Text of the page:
Liquid Biopsy and Colorectal Cancer

A liquid biopsy option for potential colorectal cancer patients.

Colorectal cancer (CRC) is one of the leading causes of cancer-related deaths worldwide, accounting for more than 600,000 deaths each year. When diagnosed early, before cancer has spread, the relative five-year survival rate for CRC is 90%, but only approximately four out of 10 CRC cases are detected early. Among individuals undergoing surgical treatment for CRC, recurrence occurs in 30-50% of all cases, the majority of which present in the first 2-3 years following the initial diagnosis and treatment. Unfortunately for these patients, current recurrence monitoring tests frequently fail to detect disease at a point when clinical intervention has the best chance to be effective.

Clinical Genomics, a private company developing diagnostic tools for colorectal cancer, recently launched a blood-based test for CRC recurrence monitoring. Colvera is a qualitative test that indicates the presence or absence of two genes—BCAT1 and IKZF1—that become epigenetically silenced in CRC. The test measures hypermethylation—a change associated with cancer development in these two genes—as a means to detect circulating tumor DNA (ctDNA), the fragments of genetic material that leak from a tumor into the bloodstream.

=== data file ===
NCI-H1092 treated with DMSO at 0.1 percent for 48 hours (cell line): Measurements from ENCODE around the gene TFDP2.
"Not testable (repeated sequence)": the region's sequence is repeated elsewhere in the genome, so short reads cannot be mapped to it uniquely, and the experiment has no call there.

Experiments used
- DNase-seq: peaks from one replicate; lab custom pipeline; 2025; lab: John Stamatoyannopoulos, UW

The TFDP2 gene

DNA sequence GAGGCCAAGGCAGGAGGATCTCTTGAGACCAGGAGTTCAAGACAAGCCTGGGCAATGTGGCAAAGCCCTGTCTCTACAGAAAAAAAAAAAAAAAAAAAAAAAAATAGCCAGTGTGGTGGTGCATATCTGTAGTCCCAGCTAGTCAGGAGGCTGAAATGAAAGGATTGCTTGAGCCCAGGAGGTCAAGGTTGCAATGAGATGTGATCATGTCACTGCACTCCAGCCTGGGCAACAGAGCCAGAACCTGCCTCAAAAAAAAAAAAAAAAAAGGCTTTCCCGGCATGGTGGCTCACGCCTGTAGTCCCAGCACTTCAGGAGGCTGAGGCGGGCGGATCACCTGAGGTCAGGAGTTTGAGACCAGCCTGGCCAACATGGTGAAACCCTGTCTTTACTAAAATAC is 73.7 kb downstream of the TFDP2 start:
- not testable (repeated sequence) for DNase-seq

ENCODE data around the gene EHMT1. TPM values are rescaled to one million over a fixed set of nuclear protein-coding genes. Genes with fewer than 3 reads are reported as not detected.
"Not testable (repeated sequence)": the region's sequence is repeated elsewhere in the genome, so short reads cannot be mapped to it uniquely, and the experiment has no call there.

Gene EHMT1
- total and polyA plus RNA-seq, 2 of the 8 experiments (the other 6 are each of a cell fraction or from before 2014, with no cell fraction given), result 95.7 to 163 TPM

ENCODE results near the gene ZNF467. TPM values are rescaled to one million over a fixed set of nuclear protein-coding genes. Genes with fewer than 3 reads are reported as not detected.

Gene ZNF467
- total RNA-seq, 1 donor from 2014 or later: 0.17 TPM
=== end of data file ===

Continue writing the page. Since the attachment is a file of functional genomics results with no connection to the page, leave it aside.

Unlike DNA mutations, which may be frequent in cancer but can also vary widely between patients and may undergo mutation shifts as disease progresses, methylation is a stable feature in tumors that is readily measured. Colvera is not intended to stratify the risk of recurrence in colorectal cancer patients, but rather to identify the presence of disease at the time of testing by detecting the presence of BCAT1 and IKZF1 gene methylation. Methylation of these genes is an early molecular change in the neoplastic pathway, and its detection may enable earlier diagnosis of recurrence and initiation of appropriate follow-up testing and treatment.

Peer-reviewed data recently published in Cancer Medicine compared the sensitivity and specificity of the test with those of CEA in patients undergoing surveillance for recurrent CRC following induction of remission. The data demonstrated that Colvera detected twice the number of recurrence cases as carcinoembryonic antigen (CEA) testing, the standard blood test used for CRC recurrence monitoring.

The new method only requires a peripheral blood sample, and the test can be administered along with other CRC surveillance tests, including CEA. It does not require specialized equipment or modifications to clinical protocol, allowing physicians to incorporate the test as part of their routine CRC recurrence monitoring program. As a blood-based test that has been shown to detect significantly more CRC recurrence cases than CEA, it has the potential to fill an urgent unmet clinical need and may help to improve patient outcomes.

Colvera will be performed in a Clinical Genomics’ dedicated CLIA-registered laboratory in Bridgewater, N.J. Quest Diagnostics, provider of diagnostic information services, will provide specimen collection and logistics services for the test orders, and it is being rolled out nationally in 2017.

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